Once they made it through the period of semi-starvation, the men ate nearly continuously, with some indulging in 8,000- to 10,000-calorie binges. The men reported that their hunger actually increased right after meals, and some of them continued to eat to the point of being sick without feeling satisfied. Although most of the men finally reverted to normal eating patterns within 5 months of the study's end, some continued with their new patterns of "extreme over consumption."
We see these same patterns in dieters: the preoccupation with food; the anxiety, depression, and irritability; the tendency to go off the diet and eat more than one would have in the pre-diet days; and a propensity toward bingeing even after the diet has ended.
Midlife eating disorders, whether full-blown or in their milder form, are most often triggered by diets. So step one in freeing yourself of food and weight obsessions is to throw out the diet.
WHAT IS RUNAWAY EATING?
by Nadine Taylor, M.S., R.D.
Do you sometimes feel out of control around food? Does stress or depression make you head straight for the chocolate cake? Are you constantly thinking about food, diets or weight loss? Do you fast or force yourself to sweat through long sessions at the gym after a bout of overeating? Do you feel bad about your body, your weight, or your relationship with food?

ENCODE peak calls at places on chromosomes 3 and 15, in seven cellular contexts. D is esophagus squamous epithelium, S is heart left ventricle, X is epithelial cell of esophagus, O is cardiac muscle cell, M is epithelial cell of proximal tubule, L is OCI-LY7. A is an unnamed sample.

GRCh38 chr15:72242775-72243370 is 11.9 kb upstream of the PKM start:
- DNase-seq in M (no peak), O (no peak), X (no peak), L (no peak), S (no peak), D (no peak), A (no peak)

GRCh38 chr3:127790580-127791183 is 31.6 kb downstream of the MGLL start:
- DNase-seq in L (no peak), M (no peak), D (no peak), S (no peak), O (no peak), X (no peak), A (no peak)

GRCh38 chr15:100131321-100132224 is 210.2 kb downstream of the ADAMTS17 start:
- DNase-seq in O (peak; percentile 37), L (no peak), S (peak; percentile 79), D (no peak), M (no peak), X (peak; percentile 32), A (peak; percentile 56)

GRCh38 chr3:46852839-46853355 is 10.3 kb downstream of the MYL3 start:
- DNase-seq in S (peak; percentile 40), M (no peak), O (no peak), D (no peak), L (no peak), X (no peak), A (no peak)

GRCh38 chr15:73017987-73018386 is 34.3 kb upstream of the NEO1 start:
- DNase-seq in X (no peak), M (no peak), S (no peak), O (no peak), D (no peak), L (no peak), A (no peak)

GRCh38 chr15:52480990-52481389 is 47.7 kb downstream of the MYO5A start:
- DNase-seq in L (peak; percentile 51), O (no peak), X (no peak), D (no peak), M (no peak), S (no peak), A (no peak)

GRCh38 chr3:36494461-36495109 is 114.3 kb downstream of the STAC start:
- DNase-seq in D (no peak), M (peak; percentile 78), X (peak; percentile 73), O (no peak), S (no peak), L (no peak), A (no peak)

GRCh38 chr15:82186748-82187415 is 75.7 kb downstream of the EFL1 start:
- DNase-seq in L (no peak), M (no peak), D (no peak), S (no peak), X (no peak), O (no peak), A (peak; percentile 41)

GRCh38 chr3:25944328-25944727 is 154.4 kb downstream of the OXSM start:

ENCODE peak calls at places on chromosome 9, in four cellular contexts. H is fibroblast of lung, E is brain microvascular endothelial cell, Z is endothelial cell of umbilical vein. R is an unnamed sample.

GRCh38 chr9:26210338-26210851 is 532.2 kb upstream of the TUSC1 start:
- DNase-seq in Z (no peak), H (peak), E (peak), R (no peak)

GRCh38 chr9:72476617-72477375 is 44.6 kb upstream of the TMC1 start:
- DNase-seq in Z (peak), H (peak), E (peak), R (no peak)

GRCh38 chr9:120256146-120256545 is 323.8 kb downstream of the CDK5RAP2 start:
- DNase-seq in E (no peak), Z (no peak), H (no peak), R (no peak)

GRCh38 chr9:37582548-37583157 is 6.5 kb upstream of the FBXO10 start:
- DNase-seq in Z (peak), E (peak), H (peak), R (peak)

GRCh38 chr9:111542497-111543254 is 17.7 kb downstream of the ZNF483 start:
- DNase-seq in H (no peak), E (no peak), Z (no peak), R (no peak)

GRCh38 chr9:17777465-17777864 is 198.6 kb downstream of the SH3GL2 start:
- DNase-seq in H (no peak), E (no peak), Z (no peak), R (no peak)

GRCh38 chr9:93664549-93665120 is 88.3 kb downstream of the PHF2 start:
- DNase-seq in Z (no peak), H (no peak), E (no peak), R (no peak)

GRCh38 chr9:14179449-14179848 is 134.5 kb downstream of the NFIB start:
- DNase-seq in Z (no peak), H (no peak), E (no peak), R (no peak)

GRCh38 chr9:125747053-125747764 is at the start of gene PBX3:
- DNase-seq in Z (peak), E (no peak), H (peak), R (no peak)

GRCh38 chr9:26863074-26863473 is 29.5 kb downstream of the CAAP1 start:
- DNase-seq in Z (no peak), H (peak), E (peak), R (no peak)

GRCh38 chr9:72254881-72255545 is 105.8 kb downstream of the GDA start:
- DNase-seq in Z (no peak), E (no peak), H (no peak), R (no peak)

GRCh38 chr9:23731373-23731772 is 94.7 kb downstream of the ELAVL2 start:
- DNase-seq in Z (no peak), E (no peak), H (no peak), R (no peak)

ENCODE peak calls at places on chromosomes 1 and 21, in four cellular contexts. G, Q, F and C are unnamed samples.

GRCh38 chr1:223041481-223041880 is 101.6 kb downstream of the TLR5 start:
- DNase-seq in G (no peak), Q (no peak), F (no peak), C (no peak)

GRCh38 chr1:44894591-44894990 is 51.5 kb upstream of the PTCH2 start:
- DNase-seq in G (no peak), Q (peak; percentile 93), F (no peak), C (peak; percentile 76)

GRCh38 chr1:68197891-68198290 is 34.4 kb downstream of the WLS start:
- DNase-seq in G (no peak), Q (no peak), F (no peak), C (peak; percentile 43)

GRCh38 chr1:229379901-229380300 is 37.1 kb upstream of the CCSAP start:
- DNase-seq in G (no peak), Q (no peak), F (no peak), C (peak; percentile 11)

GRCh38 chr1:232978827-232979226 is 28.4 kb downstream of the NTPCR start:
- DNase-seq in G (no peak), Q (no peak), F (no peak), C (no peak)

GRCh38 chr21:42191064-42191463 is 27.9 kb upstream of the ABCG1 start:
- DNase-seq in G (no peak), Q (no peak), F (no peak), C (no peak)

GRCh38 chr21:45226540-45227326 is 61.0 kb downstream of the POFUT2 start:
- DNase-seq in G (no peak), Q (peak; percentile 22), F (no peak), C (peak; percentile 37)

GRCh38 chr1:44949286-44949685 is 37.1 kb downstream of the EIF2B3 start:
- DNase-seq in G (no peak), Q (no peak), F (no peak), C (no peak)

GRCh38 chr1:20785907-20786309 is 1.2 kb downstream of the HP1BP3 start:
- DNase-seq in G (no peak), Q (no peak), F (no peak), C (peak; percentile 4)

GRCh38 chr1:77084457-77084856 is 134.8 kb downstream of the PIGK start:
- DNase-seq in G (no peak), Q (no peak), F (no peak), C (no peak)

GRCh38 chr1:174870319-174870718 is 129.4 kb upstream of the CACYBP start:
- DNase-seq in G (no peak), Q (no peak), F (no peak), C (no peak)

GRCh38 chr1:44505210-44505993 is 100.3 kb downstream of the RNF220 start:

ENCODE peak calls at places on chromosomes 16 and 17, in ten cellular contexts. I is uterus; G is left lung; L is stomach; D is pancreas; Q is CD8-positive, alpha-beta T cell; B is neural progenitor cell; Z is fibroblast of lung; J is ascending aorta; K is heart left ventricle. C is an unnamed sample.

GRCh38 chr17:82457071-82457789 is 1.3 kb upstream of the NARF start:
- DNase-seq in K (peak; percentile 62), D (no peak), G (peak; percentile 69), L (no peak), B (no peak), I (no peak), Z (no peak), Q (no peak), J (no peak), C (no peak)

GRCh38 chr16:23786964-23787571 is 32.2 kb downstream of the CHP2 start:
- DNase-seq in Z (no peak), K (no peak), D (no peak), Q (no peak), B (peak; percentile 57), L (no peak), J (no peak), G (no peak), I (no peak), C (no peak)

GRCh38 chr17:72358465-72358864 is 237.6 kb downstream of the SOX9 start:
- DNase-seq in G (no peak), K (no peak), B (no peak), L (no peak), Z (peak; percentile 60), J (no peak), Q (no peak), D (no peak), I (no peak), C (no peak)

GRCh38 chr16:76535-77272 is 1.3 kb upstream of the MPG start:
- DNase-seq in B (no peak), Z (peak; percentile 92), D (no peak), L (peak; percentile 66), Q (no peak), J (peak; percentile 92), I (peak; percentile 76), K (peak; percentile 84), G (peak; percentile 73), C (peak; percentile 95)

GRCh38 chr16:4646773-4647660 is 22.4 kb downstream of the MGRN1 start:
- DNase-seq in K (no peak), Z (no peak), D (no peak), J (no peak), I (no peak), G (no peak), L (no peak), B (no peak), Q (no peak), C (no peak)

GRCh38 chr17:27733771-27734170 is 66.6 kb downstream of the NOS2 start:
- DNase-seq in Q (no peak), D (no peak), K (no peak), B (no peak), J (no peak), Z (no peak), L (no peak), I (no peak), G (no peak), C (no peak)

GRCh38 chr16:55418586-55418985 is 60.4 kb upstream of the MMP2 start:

If you answered "yes" to any of these questions, you, like millions of other women, are probably suffering from Runaway Eating – a mild version of a clinically-defined eating disorder. Runaway Eating is a newly-defined condition that covers the vast gray area between healthy eating and outright anorexia, bulimia or Binge Eating disorder. For example, you may be a Runaway Eater if:
You have an out-of-control food binge once or twice a month – but that’s not often enough to be considered Binge Eating Disorder. You fast a lot, or eat very, very little, but your weight isn't low enough for a diagnosis of anorexia. You binge and purge (induce vomiting, abuse laxatives or diuretics, or exercise excessively), but not often enough to be diagnosed with bulimia.
While problem eating behaviors have long been the province of teenage girls, in recent years more and more women have developed midlife eating disorders. But millions more have developed eating problems that aren’t severe enough to be considered "eating disorders," and may suffer from mildly disordered eating or occasional symptoms. These women (perhaps 25% of the female population) typically have to go it alone. Often, they blame themselves for being undisciplined, weak or just plain lazy. But we’ve learned that in many cases out of control eating behaviors are not character flaws. These problems are actually driven by anxiety, depression, perfectionism, menopausal symptoms, certain types of thinking and, especially, dieting.
The solution to Runaway Eating, then, is not to go on another diet, but to ease anxiety and depression, control menopausal symptoms, change the way you think about yourself, diets and food, and re-establish a healthy relationship with food. Only then can you leave Runaway Eating behind for good.